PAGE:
Recorded Books has announced worldwide availability of IndieFlix for Libraries, an online streaming service that will offer access to independent films, shorts, and documentaries to library cardholders on computers, Android and iOS tablets and mobile devices, Roku, and later this year, PS3 and Xbox game consoles. Recorded Books and Seattle-based IndieFlix first announced their partnership in November 2012.
The service will offer patrons unlimited access to films screened at more than 2,000 film festivals worldwide. Users can search for titles or apply a variety of filters, such as genre, intended audience, or film festival, to find movies that will appeal to them. And soon, the service will feature a customized channels capability, which will allow users to create their own public or private channels, and will allow libraries to curate and recommend films from the service’s catalog, according to Scilla Andreen, CEO and Co-Founder of IndieFlix (see comments section below).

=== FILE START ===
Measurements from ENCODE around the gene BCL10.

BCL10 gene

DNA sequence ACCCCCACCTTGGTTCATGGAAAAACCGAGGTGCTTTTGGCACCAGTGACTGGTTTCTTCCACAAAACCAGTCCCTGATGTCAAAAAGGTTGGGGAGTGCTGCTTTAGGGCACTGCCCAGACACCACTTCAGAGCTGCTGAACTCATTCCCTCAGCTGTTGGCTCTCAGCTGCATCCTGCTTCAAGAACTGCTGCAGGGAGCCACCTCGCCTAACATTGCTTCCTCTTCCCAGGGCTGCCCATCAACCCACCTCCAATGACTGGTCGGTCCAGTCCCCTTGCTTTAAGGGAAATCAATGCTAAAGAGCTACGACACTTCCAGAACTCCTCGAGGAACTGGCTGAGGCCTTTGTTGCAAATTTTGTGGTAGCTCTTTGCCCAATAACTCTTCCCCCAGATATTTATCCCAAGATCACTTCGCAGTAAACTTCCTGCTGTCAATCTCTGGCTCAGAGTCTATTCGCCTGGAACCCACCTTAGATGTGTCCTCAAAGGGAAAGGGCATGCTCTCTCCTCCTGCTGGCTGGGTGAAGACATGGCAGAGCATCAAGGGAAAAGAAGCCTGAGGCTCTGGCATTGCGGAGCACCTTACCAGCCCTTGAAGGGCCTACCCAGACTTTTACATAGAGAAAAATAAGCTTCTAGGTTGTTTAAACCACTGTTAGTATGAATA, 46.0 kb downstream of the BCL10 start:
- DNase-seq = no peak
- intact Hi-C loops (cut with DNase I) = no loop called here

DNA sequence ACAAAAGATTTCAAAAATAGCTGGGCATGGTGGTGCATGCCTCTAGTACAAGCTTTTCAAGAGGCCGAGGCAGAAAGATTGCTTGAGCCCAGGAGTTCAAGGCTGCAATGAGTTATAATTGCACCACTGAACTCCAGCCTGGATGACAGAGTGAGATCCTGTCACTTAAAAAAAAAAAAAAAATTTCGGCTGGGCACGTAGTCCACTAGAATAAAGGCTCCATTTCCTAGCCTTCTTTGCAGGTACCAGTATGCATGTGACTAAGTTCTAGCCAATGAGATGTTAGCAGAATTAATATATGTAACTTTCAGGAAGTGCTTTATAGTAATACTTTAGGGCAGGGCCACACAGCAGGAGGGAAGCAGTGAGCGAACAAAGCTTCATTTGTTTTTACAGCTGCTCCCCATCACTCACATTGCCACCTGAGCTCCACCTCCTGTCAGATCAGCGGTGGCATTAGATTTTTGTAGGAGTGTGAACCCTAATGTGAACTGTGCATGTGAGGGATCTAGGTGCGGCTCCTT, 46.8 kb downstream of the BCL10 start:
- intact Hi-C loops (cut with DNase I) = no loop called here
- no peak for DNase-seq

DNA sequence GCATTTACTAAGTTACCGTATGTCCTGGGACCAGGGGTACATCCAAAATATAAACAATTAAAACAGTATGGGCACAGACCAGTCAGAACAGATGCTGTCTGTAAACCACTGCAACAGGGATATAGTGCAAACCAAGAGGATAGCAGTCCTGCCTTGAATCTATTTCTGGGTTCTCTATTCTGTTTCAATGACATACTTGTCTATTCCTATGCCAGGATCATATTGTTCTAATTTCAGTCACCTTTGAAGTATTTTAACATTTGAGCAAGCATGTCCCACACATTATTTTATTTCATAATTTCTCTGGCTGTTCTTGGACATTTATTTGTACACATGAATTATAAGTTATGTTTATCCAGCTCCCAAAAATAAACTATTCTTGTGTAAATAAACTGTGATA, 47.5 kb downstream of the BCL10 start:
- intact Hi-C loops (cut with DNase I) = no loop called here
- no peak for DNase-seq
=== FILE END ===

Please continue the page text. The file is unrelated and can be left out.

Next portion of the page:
Each title also includes a text summary, along with a listing of cast, crew, and awards won. Interested libraries would pay a flat annual fee using a tiered pricing model based on total materials circulation.
“What’s lacking in independent films is distribution,” Jim Schmidt, vice president of business development for Recorded Books Digital, told LJ during a demo of the service this weekend at the American Library Association’s Midwinter Conference 2013. IndieFlix and its filmmakers have been enthusiastic about the partnership with RB and libraries, he explained, because the service will help get their work viewed by more people. Also, each time a film is viewed on the service, the film’s creators will receive revenue from IndieFlix via a pool of annual fees paid by libraries.
“The partnership allows library patrons worldwide to see films they normally would not have access to,” Andreen said in a press announcement. “That is what IndieFlix is all about, connecting people through. It’s a completely new model that removes the gatekeepers and compensates the filmmaker.”